The motor trade is pleading with the Government to tighten regulations on used-car imports amid stark warnings of job losses and a dramatic decline in new car sales in the face of Brexit.
At a press briefing on Tuesday morning attended by senior executives from most of the major car brands in the Republic, the Society of the Irish Motor Industry (Simi) warned that dealers are already suffering hugely from the impact of the Brexit vote, with new cars being substituted by used imports and the devaluing impact these imports are having on the the two million cars on Irish roads.
Economist Jim Power predicted new car sales could fall as low as 80,000 on the back of a no-deal Brexit, or as low as 70,000 if there are any tax increases on new cars in October's budget. He said the new car market this year will total 115,512.
Mr Power estimated that even in the case of a Brexit deal, new car sales will still fall to 105,000 and will be overtaken by used imports for the first time, which will rise to 115,000 next year. He said a hard Brexit will cost the exchequer €231 million in lost tax income on new car sales and put 10,000 jobs in the motor trade at risk.
Amid Brexit uncertainty Simi is calling on the Government to postpone any rises in taxes on new cars, but to replace the current 1 per cent diesel surcharge on new and used imports with a fairer tax targeting harmful nitrogen oxide (NOx) air-polluting emissions, which have been associated with adverse health effects.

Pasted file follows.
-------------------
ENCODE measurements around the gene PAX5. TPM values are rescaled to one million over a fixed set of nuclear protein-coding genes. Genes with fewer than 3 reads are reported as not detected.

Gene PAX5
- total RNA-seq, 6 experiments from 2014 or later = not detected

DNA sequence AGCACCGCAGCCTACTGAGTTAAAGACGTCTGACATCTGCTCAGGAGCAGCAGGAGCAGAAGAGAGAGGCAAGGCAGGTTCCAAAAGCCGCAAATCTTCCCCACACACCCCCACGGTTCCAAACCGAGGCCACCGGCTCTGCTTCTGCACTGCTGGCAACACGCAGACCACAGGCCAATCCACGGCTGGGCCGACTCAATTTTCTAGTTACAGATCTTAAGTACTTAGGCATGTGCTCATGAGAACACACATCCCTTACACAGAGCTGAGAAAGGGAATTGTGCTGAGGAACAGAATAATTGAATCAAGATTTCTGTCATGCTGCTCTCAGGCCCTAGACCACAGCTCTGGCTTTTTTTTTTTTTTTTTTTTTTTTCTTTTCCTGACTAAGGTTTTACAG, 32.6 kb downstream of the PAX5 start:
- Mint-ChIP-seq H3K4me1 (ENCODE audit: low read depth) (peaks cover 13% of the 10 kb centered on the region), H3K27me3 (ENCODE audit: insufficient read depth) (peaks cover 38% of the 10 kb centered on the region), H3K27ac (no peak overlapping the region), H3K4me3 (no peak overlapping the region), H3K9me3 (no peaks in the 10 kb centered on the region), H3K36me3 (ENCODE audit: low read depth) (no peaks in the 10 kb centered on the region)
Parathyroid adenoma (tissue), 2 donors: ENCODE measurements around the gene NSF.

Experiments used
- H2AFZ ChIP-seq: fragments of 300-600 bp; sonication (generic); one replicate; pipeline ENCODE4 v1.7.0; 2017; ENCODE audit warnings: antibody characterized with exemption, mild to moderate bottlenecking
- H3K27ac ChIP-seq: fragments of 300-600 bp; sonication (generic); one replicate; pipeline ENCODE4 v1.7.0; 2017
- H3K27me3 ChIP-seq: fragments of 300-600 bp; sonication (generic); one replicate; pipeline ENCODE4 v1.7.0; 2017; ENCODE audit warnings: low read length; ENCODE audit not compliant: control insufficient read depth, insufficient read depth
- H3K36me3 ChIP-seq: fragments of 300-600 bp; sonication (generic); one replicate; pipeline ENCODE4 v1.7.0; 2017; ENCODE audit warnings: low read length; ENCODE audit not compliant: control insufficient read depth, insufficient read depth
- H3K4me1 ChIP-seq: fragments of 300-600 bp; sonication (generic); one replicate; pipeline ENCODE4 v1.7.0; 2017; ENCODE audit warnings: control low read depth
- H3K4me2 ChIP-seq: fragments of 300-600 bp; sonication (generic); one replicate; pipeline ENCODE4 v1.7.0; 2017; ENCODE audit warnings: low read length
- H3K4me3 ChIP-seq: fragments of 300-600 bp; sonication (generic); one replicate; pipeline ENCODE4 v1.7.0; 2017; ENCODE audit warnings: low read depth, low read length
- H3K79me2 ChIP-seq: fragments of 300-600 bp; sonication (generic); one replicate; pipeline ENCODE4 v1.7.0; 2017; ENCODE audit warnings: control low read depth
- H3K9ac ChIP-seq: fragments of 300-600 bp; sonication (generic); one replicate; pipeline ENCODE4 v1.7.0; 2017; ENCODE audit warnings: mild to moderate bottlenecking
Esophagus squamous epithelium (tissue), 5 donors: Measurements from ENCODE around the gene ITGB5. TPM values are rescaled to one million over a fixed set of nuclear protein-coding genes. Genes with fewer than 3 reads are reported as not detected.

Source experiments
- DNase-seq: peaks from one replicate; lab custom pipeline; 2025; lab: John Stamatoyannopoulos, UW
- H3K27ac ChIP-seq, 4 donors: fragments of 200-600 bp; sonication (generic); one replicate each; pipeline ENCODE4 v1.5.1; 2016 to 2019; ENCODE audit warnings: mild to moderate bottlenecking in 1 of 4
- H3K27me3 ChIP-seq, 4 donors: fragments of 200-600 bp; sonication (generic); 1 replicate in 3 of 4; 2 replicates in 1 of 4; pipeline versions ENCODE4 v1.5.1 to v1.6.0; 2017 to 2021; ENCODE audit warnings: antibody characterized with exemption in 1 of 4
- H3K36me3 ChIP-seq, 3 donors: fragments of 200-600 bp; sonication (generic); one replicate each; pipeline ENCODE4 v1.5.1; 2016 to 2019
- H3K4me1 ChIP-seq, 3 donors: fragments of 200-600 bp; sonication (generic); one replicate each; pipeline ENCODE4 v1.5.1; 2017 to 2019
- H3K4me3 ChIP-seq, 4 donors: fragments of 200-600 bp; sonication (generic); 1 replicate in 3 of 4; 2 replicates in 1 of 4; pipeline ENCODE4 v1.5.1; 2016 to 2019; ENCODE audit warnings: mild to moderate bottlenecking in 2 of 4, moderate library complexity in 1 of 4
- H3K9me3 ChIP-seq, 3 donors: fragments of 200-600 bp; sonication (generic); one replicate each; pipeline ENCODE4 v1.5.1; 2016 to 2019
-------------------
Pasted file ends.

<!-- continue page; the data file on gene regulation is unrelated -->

Simi director general Brian Cooke said: "By allowing older polluting imports into the Irish car fleet we are only adding to our environmental challenge. In this regard the diesel surcharge introduced in last year's budget, which had a much greater impact on new cars, should be replaced by a charge that is focused on older imports.
“Included in the imported cars to come in since 2016 are 250,000 cars whose NOx emissions is up to three times worse than current new cars. Yet last year they brought in a diesel surcharge that put more tax on the cleaner lower emissions new diesel cars than it did on the older dirtier imports.
“The UK is only delighted – not just from a business perspective but also from an environmental perspective – to get rid of cars they don’t want and that they intend to ban from cities. Nearly two-thirds of the used imports coming in are over four years old and they’re glad to get rid of them.”
Mr Cooke also called for mandatory car background checks on imports and pre-registration tests, similar to NCT inspections, on imports of four years or older. "We have a crazy situation in Ireland where if a vehicle comes into the State and Revenue knows that it has been an insurance write-off, they cannot refuse to register that vehicle. There should be checks in place. There aren't, so we do need more scrutiny of used imports," he said.
“It’s a very simple message. We’re not asking for any handouts. We’re just asking for a level playing field to give our members a chance to fix the new car market.”